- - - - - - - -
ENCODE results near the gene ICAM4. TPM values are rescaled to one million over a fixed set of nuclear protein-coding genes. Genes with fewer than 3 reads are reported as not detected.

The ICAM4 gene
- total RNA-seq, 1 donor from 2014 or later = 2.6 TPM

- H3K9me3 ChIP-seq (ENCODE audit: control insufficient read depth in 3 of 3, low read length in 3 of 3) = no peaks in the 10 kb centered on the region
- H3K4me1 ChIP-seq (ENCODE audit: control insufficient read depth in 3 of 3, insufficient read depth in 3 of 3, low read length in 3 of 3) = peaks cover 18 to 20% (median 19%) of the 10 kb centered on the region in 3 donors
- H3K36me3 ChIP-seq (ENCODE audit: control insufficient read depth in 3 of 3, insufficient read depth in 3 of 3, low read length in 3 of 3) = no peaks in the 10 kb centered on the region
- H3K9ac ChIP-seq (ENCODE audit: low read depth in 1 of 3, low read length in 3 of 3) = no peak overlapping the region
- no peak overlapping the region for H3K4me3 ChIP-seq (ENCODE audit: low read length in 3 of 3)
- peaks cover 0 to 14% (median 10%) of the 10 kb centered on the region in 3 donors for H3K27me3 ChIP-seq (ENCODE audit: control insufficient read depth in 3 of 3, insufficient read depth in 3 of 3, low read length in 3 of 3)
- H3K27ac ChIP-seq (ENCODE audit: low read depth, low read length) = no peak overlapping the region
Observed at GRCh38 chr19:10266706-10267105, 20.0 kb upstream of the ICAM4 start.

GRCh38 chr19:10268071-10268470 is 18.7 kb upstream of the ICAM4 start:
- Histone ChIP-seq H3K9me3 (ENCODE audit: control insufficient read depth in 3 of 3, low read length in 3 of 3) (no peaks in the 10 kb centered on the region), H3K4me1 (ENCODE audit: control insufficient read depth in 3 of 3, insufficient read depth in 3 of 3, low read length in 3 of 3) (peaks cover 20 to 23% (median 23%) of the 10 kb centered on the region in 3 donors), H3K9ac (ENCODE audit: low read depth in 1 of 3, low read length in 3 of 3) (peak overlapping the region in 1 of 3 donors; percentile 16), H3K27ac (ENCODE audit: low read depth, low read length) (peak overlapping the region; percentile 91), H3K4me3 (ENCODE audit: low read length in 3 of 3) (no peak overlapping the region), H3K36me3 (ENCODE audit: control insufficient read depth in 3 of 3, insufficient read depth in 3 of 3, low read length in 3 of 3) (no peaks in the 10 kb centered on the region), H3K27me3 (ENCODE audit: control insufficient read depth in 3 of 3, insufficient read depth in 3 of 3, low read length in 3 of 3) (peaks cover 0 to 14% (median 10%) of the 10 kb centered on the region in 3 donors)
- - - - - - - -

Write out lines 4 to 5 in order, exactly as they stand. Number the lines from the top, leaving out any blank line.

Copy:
- H3K9me3 ChIP-seq (ENCODE audit: control insufficient read depth in 3 of 3, low read length in 3 of 3) = no peaks in the 10 kb centered on the region
- H3K4me1 ChIP-seq (ENCODE audit: control insufficient read depth in 3 of 3, insufficient read depth in 3 of 3, low read length in 3 of 3) = peaks cover 18 to 20% (median 19%) of the 10 kb centered on the region in 3 donors